The brother of a stroke survivor alleges Thomas Cook airlines denied the disabled man pre-booked medical seating and assistance, wrecking his last holiday abroad.
Kevin Burns suffered a near fatal stroke in January of 2011. The stroke has left the man with severe speech impairment, paralysis to his right arm and severe reduction of movement to his right leg. Kevin is wheel chair bound, in constant pain, and requires assistance to eat and use toilet facilities.
At the beginning of the summer, Kevin's wife Elaine and his brother Adrian decided to book a holiday with Thomas Cook. "We book this break thinking it was likely to be Kevin and Elaine last holiday abroad should his condition remain the same," Adrian Burns says.
Because of the severity of Kevin's condition, preparations for the trip were meticulous. "To ensure acknowledgement of his condition, Kevin’s wife made several visits to Thomas Cook offices during the lead up to the holiday," Adrian recalls.
On 20 July Thomas Cook faxed the reservation confirmation, stating that Kevin had a medical extra leg room seat and that he needed assistance since he was unable to ascend or descend ramps (WCHS). Few days later, Elaine paid extra £20 per person to ensure the couple would be seated together.
On 8 October, Kevin went to Gatwick airport to board his flight to Punta Cana. "Problems started once we boarded the plane to find out that Kevin had a normal seat and not the medical seat as confirmed," Adrian says. "After lengthy discussions, cabin crew said that nothing could be done as able bodied passengers occupying medical seats behind bulkhead paid an extra charge for them."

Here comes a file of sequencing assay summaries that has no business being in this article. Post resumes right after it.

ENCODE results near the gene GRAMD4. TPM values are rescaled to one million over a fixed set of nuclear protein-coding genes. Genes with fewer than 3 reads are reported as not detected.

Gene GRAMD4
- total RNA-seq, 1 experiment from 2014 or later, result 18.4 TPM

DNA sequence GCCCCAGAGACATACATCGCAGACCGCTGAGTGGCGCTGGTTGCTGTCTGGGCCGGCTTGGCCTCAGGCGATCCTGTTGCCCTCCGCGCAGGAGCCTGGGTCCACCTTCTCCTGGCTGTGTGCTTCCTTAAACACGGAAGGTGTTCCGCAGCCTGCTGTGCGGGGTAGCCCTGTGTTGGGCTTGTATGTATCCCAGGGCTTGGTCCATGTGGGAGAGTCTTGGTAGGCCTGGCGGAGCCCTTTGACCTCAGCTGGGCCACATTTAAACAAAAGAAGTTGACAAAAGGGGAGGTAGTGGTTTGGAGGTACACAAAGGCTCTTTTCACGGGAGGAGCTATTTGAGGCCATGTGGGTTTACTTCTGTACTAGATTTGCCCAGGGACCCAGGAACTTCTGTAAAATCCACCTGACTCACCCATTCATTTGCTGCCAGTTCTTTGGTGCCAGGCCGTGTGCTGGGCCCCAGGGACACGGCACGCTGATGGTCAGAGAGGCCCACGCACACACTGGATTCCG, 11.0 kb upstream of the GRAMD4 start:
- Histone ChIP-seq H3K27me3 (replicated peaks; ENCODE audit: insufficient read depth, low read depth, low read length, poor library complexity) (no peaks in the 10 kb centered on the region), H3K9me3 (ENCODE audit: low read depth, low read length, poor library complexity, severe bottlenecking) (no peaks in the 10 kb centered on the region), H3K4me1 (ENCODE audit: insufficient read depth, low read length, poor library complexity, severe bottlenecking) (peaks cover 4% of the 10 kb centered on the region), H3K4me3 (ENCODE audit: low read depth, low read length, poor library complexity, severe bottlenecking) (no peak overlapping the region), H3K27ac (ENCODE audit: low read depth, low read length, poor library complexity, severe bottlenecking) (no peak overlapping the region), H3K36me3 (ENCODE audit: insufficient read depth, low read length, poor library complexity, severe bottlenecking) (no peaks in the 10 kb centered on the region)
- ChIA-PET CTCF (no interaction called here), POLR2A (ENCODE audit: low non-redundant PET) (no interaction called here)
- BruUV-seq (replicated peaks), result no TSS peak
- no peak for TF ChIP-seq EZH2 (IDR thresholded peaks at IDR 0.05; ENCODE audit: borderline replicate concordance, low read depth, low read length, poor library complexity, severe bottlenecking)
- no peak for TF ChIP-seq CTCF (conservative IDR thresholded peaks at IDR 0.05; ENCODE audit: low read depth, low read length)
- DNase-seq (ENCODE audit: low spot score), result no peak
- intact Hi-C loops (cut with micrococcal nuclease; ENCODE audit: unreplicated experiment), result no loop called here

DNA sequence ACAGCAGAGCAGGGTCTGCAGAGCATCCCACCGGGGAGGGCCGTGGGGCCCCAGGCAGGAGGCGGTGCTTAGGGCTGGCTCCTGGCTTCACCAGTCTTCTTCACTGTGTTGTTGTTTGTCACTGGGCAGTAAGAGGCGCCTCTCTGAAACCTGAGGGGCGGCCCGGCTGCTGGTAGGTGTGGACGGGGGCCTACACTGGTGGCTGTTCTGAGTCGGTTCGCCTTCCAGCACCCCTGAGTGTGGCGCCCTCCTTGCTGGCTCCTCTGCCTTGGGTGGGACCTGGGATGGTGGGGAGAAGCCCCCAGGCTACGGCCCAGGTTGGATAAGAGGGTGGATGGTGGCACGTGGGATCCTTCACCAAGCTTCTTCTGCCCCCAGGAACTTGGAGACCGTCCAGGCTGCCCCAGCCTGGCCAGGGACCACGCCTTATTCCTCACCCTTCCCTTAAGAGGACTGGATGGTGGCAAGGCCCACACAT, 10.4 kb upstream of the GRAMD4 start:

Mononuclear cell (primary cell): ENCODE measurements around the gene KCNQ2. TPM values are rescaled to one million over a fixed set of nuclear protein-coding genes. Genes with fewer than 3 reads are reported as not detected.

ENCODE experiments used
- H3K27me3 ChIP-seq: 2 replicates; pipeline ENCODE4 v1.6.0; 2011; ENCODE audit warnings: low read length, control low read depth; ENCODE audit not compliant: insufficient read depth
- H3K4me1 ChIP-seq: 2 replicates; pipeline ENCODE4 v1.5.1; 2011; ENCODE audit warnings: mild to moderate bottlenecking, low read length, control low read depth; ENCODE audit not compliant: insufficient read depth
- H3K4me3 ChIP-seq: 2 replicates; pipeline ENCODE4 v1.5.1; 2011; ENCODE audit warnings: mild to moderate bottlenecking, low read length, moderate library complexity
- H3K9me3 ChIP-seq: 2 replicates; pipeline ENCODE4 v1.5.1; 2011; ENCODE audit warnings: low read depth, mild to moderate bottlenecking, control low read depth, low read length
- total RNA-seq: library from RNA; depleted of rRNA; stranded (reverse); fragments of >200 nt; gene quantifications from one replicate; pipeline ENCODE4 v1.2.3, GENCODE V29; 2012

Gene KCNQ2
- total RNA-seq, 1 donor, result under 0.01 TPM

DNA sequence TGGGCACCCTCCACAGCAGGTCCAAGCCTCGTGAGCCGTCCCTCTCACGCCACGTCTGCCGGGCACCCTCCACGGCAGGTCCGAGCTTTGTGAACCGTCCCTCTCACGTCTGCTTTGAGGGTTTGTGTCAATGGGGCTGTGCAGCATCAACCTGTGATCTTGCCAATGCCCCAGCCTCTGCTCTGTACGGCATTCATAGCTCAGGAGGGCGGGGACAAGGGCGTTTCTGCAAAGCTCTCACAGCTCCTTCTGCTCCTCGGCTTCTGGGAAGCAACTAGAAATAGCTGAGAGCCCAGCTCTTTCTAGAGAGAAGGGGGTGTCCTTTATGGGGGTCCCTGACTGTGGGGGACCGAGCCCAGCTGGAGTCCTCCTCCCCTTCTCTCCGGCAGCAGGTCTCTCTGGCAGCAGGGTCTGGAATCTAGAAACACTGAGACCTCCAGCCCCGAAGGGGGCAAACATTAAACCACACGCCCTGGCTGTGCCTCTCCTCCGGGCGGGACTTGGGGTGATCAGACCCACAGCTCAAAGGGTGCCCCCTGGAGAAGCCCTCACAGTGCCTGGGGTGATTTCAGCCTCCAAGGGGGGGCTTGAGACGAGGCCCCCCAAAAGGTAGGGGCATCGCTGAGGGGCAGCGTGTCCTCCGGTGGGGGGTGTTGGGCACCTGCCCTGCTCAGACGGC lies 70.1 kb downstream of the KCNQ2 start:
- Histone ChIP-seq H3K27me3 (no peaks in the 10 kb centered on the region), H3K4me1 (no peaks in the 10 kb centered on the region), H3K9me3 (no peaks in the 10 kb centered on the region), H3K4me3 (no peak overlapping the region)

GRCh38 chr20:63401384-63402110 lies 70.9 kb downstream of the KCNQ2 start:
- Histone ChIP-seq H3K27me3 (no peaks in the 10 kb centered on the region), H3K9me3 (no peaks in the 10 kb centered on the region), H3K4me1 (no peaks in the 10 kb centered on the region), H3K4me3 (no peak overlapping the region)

Kevin experienced constant pain throughout the duration of the flight due the unsuitable seat. Another unpleasant surprise awaited the stroke survivor at destination. Despite Thomas Cook confirmation, there was no assistance available to help Kevin Burns off the aircraft.
"When we reached Punta Cana airport as Kevin had to walk down the steps from the plane onto the runway, a distance and steepness of descent he had not attempted before," the disabled man's brother recalls. Because of the ordeal, Kevin suffered the swelling of his right ankle.
Kevin's return to the UK was no better experience. The stroke survivor had once again to walk up the steps to the plane with the help of his wife and brother. Upon boarding the aircraft, Kevin Burns discovered he had once more been allocated a nonmedical seat.
"I approached the cabin crew, asking if they would ask passengers occupying extra legroom seat to move," Adrian says. "After 15/20 minutes they said they could not move the able bodied passengers in the medical seats because they had paid an extra fee for them."
"I spent the entire journey close to tears with anger and frustration at the treatment my brother Kevin received; I can honestly say that an animal transported abroad would probably be treated better," Adrian added.
According to Adrian Burns, a further two wheelchair bound passengers had received the same appalling treatment on the same flights.
European law protecting the rights of the disabled traveling by air (1107/2006) states airlines must make all reasonable efforts in arranging seating to meet the needs of disabled passengers. In addition, they must ensure airports receive notification of the needs of passengers, who must be assisted embarking and disembarking the aircraft.
When traveling with a companion, the airline must make all reasonable efforts in assigning this person a seat next to the disabled person. Finally, cabin crew must help disabled passengers moving to toilet facilities.
"The comfort and well-being of our customer is our primary focus and we always strive to ensure individual arrangements are made for customers when requested," A spokesperson for Thomas Cook told Reduced Mobility Rights on Monday. "We would therefore like to unreservedly apologise to Mr Burns and his family for his recent experience with us. We are undertaking a full and thorough review and we would like to thank Mr Burns for his patience whilst we complete this. We'd like to reassure him that we're taking all his concerns very seriously and will respond to him shortly.”
The incident report has been forwarded to the Civil Aviation Authority for their investigation and assessment.